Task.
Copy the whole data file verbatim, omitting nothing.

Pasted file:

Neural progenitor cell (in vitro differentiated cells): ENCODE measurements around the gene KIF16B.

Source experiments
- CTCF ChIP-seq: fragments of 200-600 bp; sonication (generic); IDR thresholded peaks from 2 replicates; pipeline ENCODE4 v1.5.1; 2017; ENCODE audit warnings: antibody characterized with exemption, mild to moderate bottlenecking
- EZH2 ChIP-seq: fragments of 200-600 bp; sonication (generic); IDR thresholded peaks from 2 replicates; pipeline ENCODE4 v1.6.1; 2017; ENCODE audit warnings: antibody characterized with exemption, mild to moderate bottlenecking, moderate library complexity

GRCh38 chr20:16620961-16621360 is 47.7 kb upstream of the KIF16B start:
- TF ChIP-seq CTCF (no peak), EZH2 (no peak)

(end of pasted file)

Neural progenitor cell (in vitro differentiated cells): ENCODE measurements around the gene KIF16B.

Source experiments
- CTCF ChIP-seq: fragments of 200-600 bp; sonication (generic); IDR thresholded peaks from 2 replicates; pipeline ENCODE4 v1.5.1; 2017; ENCODE audit warnings: antibody characterized with exemption, mild to moderate bottlenecking
- EZH2 ChIP-seq: fragments of 200-600 bp; sonication (generic); IDR thresholded peaks from 2 replicates; pipeline ENCODE4 v1.6.1; 2017; ENCODE audit warnings: antibody characterized with exemption, mild to moderate bottlenecking, moderate library complexity

GRCh38 chr20:16620961-16621360 is 47.7 kb upstream of the KIF16B start:
- TF ChIP-seq CTCF (no peak), EZH2 (no peak)